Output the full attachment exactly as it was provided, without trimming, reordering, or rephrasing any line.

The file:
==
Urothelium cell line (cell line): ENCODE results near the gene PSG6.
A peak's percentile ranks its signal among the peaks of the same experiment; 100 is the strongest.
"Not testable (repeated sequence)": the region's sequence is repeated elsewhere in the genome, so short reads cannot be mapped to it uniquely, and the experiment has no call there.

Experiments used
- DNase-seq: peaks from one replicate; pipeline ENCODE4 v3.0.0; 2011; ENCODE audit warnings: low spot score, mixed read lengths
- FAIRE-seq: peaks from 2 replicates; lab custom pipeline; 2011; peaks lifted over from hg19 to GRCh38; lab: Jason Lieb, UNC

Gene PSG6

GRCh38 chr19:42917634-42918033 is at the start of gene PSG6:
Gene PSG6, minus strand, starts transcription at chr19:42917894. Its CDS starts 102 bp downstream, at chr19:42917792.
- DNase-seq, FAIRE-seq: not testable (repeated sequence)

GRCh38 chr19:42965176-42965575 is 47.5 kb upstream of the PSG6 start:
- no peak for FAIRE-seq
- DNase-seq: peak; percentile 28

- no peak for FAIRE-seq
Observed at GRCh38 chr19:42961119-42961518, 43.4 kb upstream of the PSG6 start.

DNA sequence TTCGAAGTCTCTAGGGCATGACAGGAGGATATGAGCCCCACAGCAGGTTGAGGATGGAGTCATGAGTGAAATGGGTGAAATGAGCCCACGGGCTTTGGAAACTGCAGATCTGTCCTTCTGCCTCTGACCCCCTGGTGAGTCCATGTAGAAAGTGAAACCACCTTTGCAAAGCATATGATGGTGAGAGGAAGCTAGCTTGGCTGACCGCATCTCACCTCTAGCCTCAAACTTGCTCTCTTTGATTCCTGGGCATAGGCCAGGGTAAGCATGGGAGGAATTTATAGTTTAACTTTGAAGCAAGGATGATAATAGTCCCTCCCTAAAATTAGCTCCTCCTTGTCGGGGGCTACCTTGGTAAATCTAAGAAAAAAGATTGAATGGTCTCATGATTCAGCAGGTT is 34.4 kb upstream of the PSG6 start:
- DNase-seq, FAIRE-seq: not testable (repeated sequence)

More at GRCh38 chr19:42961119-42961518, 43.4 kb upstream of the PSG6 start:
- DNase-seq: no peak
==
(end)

Urothelium cell line (cell line): ENCODE results near the gene PSG6.
A peak's percentile ranks its signal among the peaks of the same experiment; 100 is the strongest.
"Not testable (repeated sequence)": the region's sequence is repeated elsewhere in the genome, so short reads cannot be mapped to it uniquely, and the experiment has no call there.

Experiments used
- DNase-seq: peaks from one replicate; pipeline ENCODE4 v3.0.0; 2011; ENCODE audit warnings: low spot score, mixed read lengths
- FAIRE-seq: peaks from 2 replicates; lab custom pipeline; 2011; peaks lifted over from hg19 to GRCh38; lab: Jason Lieb, UNC

Gene PSG6

GRCh38 chr19:42917634-42918033 is at the start of gene PSG6:
Gene PSG6, minus strand, starts transcription at chr19:42917894. Its CDS starts 102 bp downstream, at chr19:42917792.
- DNase-seq, FAIRE-seq: not testable (repeated sequence)

GRCh38 chr19:42965176-42965575 is 47.5 kb upstream of the PSG6 start:
- no peak for FAIRE-seq
- DNase-seq: peak; percentile 28

- no peak for FAIRE-seq
Observed at GRCh38 chr19:42961119-42961518, 43.4 kb upstream of the PSG6 start.

DNA sequence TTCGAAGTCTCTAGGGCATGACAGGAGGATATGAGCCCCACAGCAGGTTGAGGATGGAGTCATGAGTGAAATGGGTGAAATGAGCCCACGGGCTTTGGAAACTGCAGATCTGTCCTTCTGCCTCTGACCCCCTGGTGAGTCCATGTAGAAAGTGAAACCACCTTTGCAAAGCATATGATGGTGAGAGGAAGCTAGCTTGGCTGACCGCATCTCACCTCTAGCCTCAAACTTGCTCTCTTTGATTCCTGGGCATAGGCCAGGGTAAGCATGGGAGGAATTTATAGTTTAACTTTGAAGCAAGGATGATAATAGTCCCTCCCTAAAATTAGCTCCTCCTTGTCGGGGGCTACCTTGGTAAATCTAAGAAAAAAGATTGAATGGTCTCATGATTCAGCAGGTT is 34.4 kb upstream of the PSG6 start:
- DNase-seq, FAIRE-seq: not testable (repeated sequence)

More at GRCh38 chr19:42961119-42961518, 43.4 kb upstream of the PSG6 start:
- DNase-seq: no peak